A share that isn't a preference share is an equity share. Shares without any preferential rights are therefore considered equity shares. They are only given equity, or ownership, in the business.

    Dividends paid to equity stockholders are not set in stone. Depending on the company's financial performance, the Board of Directors makes the decision. Additionally, the stockholders forfeit the dividend for that year if it cannot be declared; the dividend does not accumulate in such cases.

    Additionally, equity shareholders have proportional voting rights based on the company's paid-up capital. In essence, it is a system of "one share, one vote." A business cannot publish non-voting

    What is the procedure of Issuing Shares in Bangladesh?

    1] Issue of Prospectus
    The prospectus is released first, then the shares. The prospectus functions as a kind of solicitation to the general public to subscribe for company shares. A prospectus includes all of the company's information, including its financial breakdown, profit and loss accounts from the prior year, and balance sheets.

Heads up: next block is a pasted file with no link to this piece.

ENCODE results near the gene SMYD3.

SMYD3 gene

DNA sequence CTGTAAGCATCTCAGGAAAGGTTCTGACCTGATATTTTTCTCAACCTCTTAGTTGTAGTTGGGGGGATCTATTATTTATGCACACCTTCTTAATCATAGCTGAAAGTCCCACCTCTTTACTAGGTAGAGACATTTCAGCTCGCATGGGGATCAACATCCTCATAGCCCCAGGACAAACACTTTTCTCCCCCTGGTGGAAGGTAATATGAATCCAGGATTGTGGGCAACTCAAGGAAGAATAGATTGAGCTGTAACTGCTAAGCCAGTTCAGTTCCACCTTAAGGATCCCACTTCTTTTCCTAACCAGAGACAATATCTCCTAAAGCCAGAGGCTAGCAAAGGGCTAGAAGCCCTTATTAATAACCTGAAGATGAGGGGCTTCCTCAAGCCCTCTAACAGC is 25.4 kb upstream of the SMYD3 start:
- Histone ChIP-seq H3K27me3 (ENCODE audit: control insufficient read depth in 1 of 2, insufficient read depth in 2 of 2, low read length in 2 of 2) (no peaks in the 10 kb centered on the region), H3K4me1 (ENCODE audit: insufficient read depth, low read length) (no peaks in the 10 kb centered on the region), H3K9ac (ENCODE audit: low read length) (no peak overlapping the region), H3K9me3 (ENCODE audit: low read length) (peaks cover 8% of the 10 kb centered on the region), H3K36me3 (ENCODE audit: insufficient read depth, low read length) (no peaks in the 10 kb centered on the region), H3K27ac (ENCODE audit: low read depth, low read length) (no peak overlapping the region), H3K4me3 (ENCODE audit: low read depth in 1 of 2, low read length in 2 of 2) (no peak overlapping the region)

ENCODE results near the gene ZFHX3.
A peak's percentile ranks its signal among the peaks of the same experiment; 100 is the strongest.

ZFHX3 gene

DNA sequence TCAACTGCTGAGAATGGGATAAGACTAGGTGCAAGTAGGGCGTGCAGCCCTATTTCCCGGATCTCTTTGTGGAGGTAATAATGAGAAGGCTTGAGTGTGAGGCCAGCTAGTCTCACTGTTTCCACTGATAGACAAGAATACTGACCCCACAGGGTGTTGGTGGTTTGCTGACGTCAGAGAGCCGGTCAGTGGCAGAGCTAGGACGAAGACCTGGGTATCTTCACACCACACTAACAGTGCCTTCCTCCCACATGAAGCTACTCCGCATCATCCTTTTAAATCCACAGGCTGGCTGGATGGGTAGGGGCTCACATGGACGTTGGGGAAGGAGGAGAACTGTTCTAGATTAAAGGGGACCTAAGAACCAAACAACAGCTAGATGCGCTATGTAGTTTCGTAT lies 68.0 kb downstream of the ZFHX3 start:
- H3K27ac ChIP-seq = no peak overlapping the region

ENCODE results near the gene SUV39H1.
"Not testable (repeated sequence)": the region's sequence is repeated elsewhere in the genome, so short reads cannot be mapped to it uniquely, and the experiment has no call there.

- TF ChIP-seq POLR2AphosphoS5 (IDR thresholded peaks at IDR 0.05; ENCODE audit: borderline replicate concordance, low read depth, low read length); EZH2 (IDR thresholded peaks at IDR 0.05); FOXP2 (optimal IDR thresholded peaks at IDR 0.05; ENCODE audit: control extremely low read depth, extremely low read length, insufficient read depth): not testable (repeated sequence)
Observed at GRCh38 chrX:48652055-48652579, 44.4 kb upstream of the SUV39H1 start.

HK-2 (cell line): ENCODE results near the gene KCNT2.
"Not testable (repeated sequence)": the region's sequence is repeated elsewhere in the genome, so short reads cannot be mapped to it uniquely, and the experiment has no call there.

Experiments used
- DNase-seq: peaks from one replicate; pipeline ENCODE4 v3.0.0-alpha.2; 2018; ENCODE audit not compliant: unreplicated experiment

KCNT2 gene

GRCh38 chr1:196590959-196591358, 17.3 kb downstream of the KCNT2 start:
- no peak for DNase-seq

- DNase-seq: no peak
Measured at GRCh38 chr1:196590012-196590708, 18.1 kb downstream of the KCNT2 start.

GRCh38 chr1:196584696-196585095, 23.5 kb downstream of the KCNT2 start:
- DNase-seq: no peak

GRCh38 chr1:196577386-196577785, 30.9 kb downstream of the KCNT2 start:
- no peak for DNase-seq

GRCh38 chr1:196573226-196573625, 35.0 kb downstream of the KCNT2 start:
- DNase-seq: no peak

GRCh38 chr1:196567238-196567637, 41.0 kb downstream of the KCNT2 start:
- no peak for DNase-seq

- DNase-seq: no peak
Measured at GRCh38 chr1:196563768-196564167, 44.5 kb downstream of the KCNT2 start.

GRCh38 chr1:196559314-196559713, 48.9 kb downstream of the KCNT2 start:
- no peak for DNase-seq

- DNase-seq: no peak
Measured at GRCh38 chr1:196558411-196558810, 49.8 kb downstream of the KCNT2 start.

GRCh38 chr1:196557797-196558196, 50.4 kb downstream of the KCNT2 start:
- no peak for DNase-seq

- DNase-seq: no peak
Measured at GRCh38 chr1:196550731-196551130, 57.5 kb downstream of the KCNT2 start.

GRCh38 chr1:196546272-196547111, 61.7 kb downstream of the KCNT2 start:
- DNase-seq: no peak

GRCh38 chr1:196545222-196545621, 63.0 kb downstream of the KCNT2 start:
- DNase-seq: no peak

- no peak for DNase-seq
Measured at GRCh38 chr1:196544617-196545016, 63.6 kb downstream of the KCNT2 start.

Additionally, it describes how the funds raised will be used. A corporation must publish a prospectus or a document in its place when soliciting deposits from the general public.

    2) Receiving Applications
    Prospective investors may now submit applications for shares after the prospectus is released. The prospectus specifies the schedule bank where the required application funds must be deposited along with the completed application. The duration of the application period is 120 days at most. If the required minimum subscription amount is not met in these 120 days, the share issuance will be canceled. Within 130 days of the prospectus's release, the application funds must be returned to the investors.

    3] Share Allocation
    The shares may be distributed after the required minimum subscription amount has been met. Shares are typically oversubscribed, hence the allocation is made on a pro rata basis. Those whose shares have been allocated get Letters of Allotment in the mail. As a result, a legal contract is formed between the applicant and the business, who is now a shareholder.